Grey Squirrel Hunting with the Air Arms Pro Sport and TX200
3 Comments21 January 2021 | Air Arms
Alpha Militaria’s Rich Saunders and Kevin Barnwell use ProSport and TX200 springers to control grey squirrels.
In an age when pre-charged pneumatic (PCP) rifles are increasingly sophisticated, it’s easy to forget that high quality spring powered rifles can be just as accurate, especially in sub-12 ft. lbs. format, and offer the added satisfaction of rewarding good technique.
‘Springers’ have been around for more than a hundred years and little has changed; the fundamental mechanics of a mainspring powering a piston to propel a pellet from the breach still applies. However, there are spring guns….and then there are spring guns.
Alpha Militaria’s Richard Saunders and his pest control partner, Kevin Barnwell, shoot on more than 1,000 acres of woods and farmland in the south of England and much of the time they use PCP rifles although, like many other shooters, they were brought up on springers. Faced with the task of having to clear some grey squirrels from woodland where the pests had been stripping bark from hardwood trees, the pair went back to their roots with and used a pair of Air Arms underlever spring rifles for the job – a TX200 mkIII for Richard and a ProSport for Kevin.
Thanks to their design and superb engineering, both rifles not only offer superb accuracy but are quiet, consistent and hit plenty hard enough to deal with airgun quarry humanely. However, like all spring powered rifles, success demands proper technique, so the pair spent plenty of time familiarising themselves with the rifles’ features and performance. For example, all rifles demand respect, but springers need particular attention when cocking; an underlever flying up and trapping fingers doesn’t bear thinking about.
Some rifles rely on the safety catch mechanism to prevent such injuries, and far too many rifles simply trust to luck. However, both the ProSport and TX200 are engineered with safety firmly in mind. Sweeping back the ProSport’s underlever automatically engages the safety catch – the first line of defence. However, even if you were to knock the safety catch off, or in the unlikely event it was to malfunction, and pull the trigger a second fail safe, known as an anti-bear trap, will stop the underlever flying forward and keep your fingers intact. Without the safety engaged, the underlever will not snap home and the rifle will not shoot.
Engineered with similar safety features, the underlever on the TX200 mkIII, as well as the Hunter Carbine (HC), will not relocate until a pivot switch on the right of the action underneath the loading port is held in.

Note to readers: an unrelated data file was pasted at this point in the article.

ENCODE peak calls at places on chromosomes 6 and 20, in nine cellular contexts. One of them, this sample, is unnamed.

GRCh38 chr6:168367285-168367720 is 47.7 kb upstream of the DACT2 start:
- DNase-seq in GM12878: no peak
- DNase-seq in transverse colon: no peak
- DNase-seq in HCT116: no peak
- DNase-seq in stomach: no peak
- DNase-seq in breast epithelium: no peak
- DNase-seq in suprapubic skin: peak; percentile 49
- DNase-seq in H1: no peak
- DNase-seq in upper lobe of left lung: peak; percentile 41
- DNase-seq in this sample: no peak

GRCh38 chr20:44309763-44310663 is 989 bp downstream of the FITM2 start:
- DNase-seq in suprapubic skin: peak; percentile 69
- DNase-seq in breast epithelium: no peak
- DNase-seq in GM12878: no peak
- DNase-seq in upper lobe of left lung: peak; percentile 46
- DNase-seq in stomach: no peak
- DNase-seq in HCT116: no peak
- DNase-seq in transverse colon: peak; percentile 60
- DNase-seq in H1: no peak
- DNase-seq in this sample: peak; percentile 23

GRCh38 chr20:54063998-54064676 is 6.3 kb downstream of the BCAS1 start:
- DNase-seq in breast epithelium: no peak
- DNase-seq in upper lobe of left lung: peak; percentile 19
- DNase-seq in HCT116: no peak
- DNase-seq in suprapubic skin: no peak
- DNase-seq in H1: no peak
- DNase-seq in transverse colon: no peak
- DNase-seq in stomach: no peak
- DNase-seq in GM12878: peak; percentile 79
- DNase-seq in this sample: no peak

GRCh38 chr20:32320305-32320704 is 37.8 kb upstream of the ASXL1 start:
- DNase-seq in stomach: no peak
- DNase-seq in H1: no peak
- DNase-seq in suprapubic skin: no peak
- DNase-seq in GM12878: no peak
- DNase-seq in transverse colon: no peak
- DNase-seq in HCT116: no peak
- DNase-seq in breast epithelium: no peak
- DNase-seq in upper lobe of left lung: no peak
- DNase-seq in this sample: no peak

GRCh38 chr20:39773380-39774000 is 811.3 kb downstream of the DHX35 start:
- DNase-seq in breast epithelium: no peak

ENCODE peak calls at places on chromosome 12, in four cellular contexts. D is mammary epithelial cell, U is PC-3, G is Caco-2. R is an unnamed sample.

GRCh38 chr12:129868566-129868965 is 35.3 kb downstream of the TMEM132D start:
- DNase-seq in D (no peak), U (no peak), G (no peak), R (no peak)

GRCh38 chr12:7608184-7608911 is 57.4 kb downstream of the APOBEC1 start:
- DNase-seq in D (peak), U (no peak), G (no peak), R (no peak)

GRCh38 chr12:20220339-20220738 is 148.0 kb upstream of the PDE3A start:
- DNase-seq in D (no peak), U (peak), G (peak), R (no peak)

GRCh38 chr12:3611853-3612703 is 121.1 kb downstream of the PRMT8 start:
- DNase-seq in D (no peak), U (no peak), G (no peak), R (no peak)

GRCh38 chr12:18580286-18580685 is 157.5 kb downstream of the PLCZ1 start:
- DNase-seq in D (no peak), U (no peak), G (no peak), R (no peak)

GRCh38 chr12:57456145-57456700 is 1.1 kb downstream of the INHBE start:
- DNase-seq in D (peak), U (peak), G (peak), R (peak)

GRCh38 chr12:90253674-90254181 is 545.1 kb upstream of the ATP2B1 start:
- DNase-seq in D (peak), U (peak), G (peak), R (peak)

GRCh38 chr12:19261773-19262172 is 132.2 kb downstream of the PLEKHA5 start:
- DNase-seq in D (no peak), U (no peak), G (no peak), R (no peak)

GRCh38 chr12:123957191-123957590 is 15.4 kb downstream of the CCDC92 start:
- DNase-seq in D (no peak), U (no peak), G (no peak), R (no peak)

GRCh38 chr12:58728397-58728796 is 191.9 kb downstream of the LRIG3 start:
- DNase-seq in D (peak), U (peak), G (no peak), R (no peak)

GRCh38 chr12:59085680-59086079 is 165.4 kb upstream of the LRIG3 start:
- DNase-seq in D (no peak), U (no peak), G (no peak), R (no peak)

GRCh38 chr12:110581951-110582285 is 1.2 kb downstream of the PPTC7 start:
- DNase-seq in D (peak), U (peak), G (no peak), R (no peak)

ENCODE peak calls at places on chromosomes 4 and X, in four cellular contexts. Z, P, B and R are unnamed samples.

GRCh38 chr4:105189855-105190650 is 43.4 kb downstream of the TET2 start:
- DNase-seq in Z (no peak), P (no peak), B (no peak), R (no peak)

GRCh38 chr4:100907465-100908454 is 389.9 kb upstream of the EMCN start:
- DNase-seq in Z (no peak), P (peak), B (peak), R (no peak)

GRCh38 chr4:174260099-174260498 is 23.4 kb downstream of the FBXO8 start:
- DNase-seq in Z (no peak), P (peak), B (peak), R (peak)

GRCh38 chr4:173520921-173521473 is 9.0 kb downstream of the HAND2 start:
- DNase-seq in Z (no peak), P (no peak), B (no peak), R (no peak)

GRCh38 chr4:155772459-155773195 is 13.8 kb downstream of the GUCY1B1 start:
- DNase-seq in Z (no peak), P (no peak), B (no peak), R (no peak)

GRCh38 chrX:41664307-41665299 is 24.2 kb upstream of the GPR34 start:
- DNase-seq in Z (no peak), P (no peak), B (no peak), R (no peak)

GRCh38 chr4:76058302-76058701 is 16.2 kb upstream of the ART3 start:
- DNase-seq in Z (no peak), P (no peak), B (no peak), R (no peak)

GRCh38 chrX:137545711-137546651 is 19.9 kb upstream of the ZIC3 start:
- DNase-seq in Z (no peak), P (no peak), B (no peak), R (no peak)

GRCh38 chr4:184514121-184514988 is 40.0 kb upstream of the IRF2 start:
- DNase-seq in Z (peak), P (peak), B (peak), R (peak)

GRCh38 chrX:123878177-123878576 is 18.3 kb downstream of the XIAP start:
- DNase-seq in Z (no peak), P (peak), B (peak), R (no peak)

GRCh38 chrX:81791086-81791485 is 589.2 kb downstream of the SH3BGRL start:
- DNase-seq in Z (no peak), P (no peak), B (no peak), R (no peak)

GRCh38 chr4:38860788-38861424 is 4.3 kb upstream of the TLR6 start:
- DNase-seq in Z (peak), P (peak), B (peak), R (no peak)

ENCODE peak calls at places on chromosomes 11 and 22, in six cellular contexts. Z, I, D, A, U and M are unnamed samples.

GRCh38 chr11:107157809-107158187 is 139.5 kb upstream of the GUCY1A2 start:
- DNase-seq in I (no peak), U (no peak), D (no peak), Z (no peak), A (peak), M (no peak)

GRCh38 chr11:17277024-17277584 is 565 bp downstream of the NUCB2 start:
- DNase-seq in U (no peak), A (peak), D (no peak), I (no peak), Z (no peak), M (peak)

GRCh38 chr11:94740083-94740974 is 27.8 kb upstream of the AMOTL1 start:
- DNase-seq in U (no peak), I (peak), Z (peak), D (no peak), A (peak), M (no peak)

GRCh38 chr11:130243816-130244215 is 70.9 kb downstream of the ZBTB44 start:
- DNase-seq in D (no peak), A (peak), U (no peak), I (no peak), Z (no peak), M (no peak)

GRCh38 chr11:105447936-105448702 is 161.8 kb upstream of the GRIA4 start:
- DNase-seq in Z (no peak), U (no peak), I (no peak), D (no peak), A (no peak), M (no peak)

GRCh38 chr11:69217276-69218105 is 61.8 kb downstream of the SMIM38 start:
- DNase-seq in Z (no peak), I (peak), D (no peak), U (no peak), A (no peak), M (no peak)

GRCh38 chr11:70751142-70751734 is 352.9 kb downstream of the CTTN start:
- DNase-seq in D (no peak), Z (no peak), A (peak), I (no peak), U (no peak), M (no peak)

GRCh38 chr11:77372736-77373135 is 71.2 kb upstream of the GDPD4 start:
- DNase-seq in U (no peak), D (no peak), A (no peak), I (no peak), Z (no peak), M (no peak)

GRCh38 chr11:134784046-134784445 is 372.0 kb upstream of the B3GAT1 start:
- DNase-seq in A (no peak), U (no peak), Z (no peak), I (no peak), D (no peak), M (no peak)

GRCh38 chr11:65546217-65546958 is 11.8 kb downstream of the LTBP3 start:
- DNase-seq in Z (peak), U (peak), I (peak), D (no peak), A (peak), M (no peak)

Several hours on the range zeroing the .177 ProSport and TX200mkIII with Air Arms Diabolo Field 4.52 pellets, and Richard and Kevin felt confident enough to take on the grey squirrels.
Stalking the pests in woods during the day is not the most effective means of control, but the venue is relatively new to the pair who decided to get their bearings by simply walking about slowly and quietly, stopping every few yards to try and spot any movement.
Kevin was the first to spot a squirrel on the floor. Using the cover of an ivy-clad tree to make his approach, he closed in to around 20 metres. However, the bushy-tail must have heard him and scurried up a tree in the blink of an eye. Fortunately, as Kevin poked the muzzle of his ProSport through the ivy, he could see the squirrel frozen still on the side of the tree straining to locate what it had heard.
Though the squirrel was spooked, Kevin used the cover of an ivy-clad tree to place a pellet with his Air Arms ProSport
A few seconds later, the muted thud from the ProSport’s shrouded and moderated barrel resulted in a clean and humane kill. The squirrel gripped on to the tree with its hind legs for an instant before falling to the ground.
The pair continued to make their way around different parts of the woods but when they met back up again, both reported that although they had seen plenty of squirrels, they hadn’t been able to add to Kevin’s single success.
Static tactics in which you rely on quarry coming to you are often more successful than roving, as long you pick the right spot to sit and wait. Richard had seen several squirrels in a stand of oak trees so while Kevin continued to wander the woods, he set up a simple camo net hide and sat down behind it, TX200mkIII cocked and loaded across his knees.
Static tactics such as shooting from a basic hide like this camo net often work best, as Richard found, enabling him to put his Air Arms TX200 mkIII to good use.
Fortunately, he didn’t have to wait long as a squirrel, probably one he’d spooked earlier, appeared on a bare branch just a few metres off the ground no more than 25 metres away. Richard hadn’t noticed it arrive and suspected it had been there for some time.
As slowly as he could, he raised the TX200 to his shoulder and eased the safety catch off. Taking up the pressure on the first of the trigger’s two stages, he satisfied himself the squirrel wasn’t going to move and made a minute adjustment to place the crosshair behind its eye. The rifle thumped gently into Richard’s shoulder as the squirrel was knocked off its perch. He watched through the scope as the pest thrashed around on the ground, nervous system shutting down, for a few seconds to make sure it was dead.
By now time was getting on and with the last of the winter sunlight struggling to make its way through the bare trees, the duo met up, compared stories and called it a day.